Such barrier spray treatments can also kill non-target insects and other invertebrates, though. More research is needed to determine the magnitude and consequences of this approach.
Researchers are investigating the use of natural enemies to control ticks. These might include parasitic wasps, nematodes, fungi, and various microbial pathogens.
Some believe that domestic chickens and guinea fowl can control ticks. But scientific evidence backing these claims remains scant.
Research continues. These control agents are not commercially available.
Reducing deer populations to less than 20 deer per square mile can help reduce the risk of tick bites. Deer are tick-host animals.
Deer population densities in protected suburban areas can range from 30 to 60 per square mile.
Regulated hunting can help to reduce deer overpopulation. But, hunting for deer control is not workable in all locations or communities. There are safety and liability concerns and possible social acceptability issues.
Deer can be discouraged on residential property using fencing, deer resistant plantings and deer repellents.
These devices consist of a station baited with corn to attract deer. When the deer feed, their heads and necks brush against paint rollers that apply a topical acaricide.
Studies have shown that this technique can reduce numbers of blacklegged and lone star ticks.
Deer feeding stations can pose a risk of disease transmission between wildlife species. They are not legal in some states but are legal on private lands in Delaware.
This approach is labor intensive and might not scale-up well for widespread use.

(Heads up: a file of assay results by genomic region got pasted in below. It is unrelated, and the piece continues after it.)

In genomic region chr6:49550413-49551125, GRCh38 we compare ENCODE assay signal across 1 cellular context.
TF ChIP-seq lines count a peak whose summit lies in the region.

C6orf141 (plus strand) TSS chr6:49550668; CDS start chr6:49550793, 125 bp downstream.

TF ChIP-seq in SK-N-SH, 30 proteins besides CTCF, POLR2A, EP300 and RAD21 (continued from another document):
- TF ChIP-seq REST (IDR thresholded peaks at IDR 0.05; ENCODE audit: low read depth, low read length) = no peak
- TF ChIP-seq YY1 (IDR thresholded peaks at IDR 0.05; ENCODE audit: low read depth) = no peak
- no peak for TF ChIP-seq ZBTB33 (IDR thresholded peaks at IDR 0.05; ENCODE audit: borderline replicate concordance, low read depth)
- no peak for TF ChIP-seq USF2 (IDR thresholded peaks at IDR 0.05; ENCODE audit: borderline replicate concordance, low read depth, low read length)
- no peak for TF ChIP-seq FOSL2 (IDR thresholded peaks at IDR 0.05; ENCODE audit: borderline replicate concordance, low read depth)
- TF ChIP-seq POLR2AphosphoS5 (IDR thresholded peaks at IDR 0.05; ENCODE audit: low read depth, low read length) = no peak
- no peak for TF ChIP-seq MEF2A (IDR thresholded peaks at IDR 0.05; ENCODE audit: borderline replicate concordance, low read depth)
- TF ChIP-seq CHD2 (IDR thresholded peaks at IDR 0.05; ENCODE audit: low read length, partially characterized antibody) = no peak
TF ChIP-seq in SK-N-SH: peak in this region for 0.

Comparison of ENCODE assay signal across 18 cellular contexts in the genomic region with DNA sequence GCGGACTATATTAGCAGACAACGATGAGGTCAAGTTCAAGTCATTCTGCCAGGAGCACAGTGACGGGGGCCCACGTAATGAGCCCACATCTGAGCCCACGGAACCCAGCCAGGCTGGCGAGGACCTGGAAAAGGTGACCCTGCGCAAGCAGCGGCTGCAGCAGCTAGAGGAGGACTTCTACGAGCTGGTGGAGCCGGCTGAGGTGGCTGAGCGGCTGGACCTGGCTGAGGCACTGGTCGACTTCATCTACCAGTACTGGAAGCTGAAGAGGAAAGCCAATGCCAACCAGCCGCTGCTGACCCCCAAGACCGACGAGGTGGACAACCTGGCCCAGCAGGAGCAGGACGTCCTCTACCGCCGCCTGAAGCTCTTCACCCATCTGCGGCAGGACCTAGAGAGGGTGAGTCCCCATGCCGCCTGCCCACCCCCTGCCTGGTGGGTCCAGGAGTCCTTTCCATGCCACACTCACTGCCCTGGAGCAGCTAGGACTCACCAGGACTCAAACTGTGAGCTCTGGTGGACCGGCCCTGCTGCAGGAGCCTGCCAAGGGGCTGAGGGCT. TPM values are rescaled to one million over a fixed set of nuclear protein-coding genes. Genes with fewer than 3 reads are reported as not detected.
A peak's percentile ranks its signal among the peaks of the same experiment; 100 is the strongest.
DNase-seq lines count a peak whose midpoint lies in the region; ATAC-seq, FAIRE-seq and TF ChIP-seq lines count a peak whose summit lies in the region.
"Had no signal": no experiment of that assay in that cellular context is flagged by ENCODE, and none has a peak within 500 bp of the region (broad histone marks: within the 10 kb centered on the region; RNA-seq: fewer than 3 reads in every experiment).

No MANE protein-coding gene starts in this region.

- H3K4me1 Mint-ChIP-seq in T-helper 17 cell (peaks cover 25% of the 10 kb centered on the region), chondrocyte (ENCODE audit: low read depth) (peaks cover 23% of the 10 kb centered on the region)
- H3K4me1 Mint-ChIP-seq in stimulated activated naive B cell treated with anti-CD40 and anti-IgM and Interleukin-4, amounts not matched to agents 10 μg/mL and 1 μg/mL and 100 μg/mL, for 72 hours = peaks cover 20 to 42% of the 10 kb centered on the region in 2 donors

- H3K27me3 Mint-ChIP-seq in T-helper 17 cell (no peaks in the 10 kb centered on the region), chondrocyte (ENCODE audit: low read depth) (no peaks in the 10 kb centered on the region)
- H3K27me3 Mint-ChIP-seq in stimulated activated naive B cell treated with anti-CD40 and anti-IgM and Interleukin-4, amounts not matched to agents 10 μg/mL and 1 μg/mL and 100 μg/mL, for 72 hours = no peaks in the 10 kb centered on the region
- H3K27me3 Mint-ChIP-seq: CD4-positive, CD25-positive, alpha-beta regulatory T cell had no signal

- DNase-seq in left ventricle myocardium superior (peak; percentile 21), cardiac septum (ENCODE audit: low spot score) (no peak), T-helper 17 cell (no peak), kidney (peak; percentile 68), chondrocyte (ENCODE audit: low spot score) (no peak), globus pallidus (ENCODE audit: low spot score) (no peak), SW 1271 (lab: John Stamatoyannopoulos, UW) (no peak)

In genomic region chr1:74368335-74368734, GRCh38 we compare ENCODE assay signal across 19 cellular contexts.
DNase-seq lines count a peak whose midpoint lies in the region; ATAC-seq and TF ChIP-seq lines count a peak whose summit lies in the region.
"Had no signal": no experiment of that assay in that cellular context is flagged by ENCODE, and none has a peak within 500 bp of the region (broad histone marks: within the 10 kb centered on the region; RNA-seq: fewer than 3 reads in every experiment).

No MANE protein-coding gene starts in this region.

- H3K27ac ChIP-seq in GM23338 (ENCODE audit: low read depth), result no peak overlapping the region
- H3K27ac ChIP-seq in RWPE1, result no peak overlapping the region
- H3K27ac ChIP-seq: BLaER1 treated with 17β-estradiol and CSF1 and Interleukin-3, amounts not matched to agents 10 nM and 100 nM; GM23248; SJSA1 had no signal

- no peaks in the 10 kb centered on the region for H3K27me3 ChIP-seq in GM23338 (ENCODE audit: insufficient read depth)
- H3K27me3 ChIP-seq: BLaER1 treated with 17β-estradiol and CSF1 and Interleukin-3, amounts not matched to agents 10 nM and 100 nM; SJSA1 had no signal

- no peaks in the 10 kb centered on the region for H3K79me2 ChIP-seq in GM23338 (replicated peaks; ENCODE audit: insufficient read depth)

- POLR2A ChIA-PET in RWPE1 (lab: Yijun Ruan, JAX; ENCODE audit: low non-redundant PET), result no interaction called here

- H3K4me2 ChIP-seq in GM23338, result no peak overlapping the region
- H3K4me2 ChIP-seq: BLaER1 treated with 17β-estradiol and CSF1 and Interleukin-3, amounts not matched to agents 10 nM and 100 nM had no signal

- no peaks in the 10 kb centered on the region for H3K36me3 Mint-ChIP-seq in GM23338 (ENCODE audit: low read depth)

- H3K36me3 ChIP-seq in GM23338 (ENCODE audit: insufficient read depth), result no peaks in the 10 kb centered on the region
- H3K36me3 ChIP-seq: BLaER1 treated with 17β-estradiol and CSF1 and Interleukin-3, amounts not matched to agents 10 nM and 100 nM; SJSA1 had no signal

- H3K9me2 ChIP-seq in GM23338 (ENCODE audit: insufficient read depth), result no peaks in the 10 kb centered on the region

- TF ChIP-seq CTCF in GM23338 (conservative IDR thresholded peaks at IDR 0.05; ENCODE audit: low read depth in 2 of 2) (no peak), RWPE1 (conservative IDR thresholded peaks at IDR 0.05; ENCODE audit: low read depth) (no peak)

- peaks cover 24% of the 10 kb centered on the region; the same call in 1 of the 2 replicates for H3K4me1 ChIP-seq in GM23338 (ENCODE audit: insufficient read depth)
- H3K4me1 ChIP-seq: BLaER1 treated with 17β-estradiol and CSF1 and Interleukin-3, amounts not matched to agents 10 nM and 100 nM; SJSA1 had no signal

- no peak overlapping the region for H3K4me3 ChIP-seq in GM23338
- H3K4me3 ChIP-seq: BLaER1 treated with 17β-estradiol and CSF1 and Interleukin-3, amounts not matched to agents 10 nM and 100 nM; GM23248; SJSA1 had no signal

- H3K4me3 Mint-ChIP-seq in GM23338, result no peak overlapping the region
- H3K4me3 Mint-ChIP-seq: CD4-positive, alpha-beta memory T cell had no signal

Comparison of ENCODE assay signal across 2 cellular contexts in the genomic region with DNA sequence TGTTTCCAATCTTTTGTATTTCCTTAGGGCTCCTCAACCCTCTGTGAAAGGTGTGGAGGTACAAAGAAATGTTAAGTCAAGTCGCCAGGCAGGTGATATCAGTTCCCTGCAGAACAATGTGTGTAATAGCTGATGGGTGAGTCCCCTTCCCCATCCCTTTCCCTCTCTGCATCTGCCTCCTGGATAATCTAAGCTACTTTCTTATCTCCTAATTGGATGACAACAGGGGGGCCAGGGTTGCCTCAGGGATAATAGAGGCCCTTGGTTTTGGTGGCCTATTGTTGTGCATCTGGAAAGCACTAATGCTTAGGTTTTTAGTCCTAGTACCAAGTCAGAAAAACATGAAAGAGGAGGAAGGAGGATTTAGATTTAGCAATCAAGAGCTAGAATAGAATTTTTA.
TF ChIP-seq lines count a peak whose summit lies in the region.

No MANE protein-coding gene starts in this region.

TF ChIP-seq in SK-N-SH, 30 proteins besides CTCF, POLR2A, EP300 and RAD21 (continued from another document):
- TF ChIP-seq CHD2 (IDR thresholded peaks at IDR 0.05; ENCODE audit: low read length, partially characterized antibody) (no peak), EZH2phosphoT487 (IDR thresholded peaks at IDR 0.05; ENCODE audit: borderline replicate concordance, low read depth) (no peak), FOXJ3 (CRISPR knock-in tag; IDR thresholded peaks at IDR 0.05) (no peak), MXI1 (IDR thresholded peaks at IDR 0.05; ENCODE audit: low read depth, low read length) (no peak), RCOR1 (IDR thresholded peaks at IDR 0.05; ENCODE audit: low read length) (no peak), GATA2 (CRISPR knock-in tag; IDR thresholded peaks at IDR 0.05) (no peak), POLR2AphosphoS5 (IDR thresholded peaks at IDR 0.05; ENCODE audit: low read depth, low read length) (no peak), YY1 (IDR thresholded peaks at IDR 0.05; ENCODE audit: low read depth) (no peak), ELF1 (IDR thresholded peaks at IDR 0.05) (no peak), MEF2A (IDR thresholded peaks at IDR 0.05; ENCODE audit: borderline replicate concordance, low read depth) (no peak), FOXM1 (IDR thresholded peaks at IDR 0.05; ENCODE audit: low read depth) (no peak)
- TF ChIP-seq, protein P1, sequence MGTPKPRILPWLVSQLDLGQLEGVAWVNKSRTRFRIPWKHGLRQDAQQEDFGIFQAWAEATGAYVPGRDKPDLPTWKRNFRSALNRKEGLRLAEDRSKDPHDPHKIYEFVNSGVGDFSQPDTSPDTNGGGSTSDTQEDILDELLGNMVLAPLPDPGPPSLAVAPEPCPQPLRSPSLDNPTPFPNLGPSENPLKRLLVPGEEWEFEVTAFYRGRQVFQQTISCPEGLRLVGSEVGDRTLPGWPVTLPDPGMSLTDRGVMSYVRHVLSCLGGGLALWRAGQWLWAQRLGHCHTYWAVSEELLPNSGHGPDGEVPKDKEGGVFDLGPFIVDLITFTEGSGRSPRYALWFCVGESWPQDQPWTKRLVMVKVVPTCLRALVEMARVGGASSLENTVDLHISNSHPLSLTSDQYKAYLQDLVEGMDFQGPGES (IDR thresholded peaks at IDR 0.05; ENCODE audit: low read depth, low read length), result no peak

Tick tubes are cardboard tubes containing cotton balls treated with the insecticide permethrin. Tick-hosting rodents, such as white-footed mice, use the cotton as nesting material. The permethrin kills ticks on the mice.
This technique targets blacklegged ticks but is not very effective on lone star ticks which don’t usually feed on rodents.
This approach can be labor intensive and might not scale-up well for widespread use.
Bait boxes contain food blocks which attract rodents that serve as tick hosts. Rodents entering the box contact an applicator wick which applies fipronil (an insecticide) to the rodent to kill ticks.
As with tick tubes, this technique targets blacklegged ticks but is not very effective on lone star ticks which don’t usually feed on rodents.
Some studies have shown that bait boxes can increase local rodent numbers by providing an additional food source.
This approach can also be labor intensive and might not scale-up well for widespread use.
A recent approach is to inoculate tick-host animals with a vaccine that prevents Lyme disease pathogens in rodents.
This involves scattering vaccine-laced food pellets in mice habitats or adding them to mice-feeding stations.
This approach might not work well for rodents already carrying Lyme disease
More research is needed to determine how effective this vaccination approach might be. There may also be FDA registration matters.
This approach could also be labor intensive and might not scale-up well for widespread use.